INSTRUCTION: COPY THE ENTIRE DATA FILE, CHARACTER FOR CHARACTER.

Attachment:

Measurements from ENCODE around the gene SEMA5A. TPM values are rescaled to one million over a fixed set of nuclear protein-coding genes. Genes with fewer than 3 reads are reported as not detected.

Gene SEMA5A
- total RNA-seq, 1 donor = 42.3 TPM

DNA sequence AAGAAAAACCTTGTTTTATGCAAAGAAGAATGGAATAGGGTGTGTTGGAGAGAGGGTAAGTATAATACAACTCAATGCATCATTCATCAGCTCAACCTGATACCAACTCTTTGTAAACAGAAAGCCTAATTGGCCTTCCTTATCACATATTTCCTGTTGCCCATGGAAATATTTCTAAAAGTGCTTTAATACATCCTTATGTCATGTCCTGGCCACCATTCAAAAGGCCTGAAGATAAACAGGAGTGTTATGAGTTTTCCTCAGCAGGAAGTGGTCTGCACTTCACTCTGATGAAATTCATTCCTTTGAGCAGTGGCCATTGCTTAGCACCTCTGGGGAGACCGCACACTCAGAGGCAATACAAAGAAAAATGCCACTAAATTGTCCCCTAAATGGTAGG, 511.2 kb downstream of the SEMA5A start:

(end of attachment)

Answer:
Measurements from ENCODE around the gene SEMA5A. TPM values are rescaled to one million over a fixed set of nuclear protein-coding genes. Genes with fewer than 3 reads are reported as not detected.

Gene SEMA5A
- total RNA-seq, 1 donor = 42.3 TPM

DNA sequence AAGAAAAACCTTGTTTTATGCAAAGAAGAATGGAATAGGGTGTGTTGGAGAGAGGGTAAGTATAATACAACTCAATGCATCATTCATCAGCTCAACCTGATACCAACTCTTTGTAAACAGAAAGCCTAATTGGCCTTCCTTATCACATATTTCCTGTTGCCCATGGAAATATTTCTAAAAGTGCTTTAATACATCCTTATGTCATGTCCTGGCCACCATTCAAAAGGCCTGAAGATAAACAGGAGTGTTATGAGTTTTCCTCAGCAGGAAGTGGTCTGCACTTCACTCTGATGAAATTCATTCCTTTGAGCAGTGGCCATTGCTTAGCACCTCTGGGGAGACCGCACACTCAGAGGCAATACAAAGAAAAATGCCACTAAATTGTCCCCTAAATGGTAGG, 511.2 kb downstream of the SEMA5A start: